The one area where it could be said that Foot Locker is lagging behind is in its sales of running shoes – and coupled with that is sales to women. The company realizes that the trend toward healthier lifestyles has translated into more running shoe sales.
However, Lady Foot Locker has not had the appeal of other retailers, and the company is addressing the problem head on. It closed 21 underperforming Lady Foot Locker stores in the first quarter and is showing positive results in newly remodeled stores, where the proper mix of merchandise is on display.
And speaking of remodels, Foot Locker is seeing the most growth out of its Kids Foot Locker division, where it has remodeled a number of its stores to a more kid-friendly environment.
Not only are kids and parents shopping for shoes and apparel at these stores, but they are getting entertained while doing so, with features like the Pro Zone and Hero Size Footprints. Foot Locker expects to have 20% of its Kids Foot Locker stores remodeled by the end of the year.
Expanding Foot Locker's Imprint Abroad
Foot Locker recently completed an acquisition in the beleaguered European economy through the purchase of Runners Point Group. That doesn't sound all that wise, but the case for doing so is quite strong.
Runners Point along with its Sidestep brand are very popular in the strongest country in Europe – Germany. In fact, the Foot Locker stores currently located there may soon be rebranded to carry the prominent Runners Point or Sidestep name.
With this acquisition, Foot Locker added 200 retail stores, which netted a same-store sales increase of 9% in 2012 with $254 million in revenue. All this for the bargain price of $94 million!
Since Foot Locker's debt is negligible, this is a value buy on its part and has the potential for significant returns if and when the European economy revives.
As part of the business decision to purchase Runners Point, Foot Locker suspended its $600 million share repurchase program. But now that the acquisition is complete, the company will resume this sizeable program that helps support the share price.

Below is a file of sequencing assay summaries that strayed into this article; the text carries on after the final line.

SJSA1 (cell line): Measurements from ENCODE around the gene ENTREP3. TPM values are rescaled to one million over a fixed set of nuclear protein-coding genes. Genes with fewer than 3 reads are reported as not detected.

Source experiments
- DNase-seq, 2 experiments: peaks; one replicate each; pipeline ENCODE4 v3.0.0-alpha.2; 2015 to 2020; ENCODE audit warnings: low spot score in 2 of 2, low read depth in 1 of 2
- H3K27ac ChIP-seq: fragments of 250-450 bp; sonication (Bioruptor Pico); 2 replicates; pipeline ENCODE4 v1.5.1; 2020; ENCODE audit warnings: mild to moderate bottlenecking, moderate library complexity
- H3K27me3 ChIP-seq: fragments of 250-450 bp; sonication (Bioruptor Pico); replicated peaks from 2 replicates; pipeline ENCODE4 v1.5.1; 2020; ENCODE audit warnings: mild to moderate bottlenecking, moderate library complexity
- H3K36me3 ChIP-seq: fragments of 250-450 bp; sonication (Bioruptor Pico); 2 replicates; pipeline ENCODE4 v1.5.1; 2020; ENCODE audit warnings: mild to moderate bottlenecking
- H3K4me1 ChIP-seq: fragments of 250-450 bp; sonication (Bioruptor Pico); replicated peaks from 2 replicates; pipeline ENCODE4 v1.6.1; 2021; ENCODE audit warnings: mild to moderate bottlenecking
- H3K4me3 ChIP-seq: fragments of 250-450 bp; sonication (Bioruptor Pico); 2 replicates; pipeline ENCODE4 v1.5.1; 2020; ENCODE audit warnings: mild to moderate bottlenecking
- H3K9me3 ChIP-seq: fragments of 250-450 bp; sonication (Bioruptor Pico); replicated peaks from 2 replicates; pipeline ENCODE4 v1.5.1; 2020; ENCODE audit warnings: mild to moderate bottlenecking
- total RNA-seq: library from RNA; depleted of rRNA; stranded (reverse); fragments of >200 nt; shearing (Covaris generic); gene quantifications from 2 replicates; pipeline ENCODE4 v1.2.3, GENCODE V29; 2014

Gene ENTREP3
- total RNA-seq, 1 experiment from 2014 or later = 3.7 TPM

Foot Locker's Trail Ahead
Foot Locker's share price has been trending sideways for quite some time. The two-year chart below shows it has been bouncing between $31 and $37 for over a year. Why that is? I'm not sure.
What I am sure about is that Foot Locker stands apart from many mall retailers.
It is not subject to the whims of a picky consumer shopping for the latest hot fashion. And it is nearly recession-proof since all growing children need new shoes almost every year, while everyone else will need a replacement shoe sooner or later.
I look for the share price to eventually break out above the current trend and am therefore a BUYER of Foot Locker.
[Editor's Note: If you have a stock you would like to see us analyze in a future issue, leave us a note in the comments below and we'll add it to our list.]
About the Author: David Mamos brings nearly 15 years of analytical experience to the table with a background ranging from big-picture fundamental analysis to highly technical trading decisions. He began his career working as a financial advisor with Royal Alliance in 2001 and helped clients with portfolio management as well as buy-sell decisions before transitioning to the development, implementation and execution of trading strategies for aggressive investors.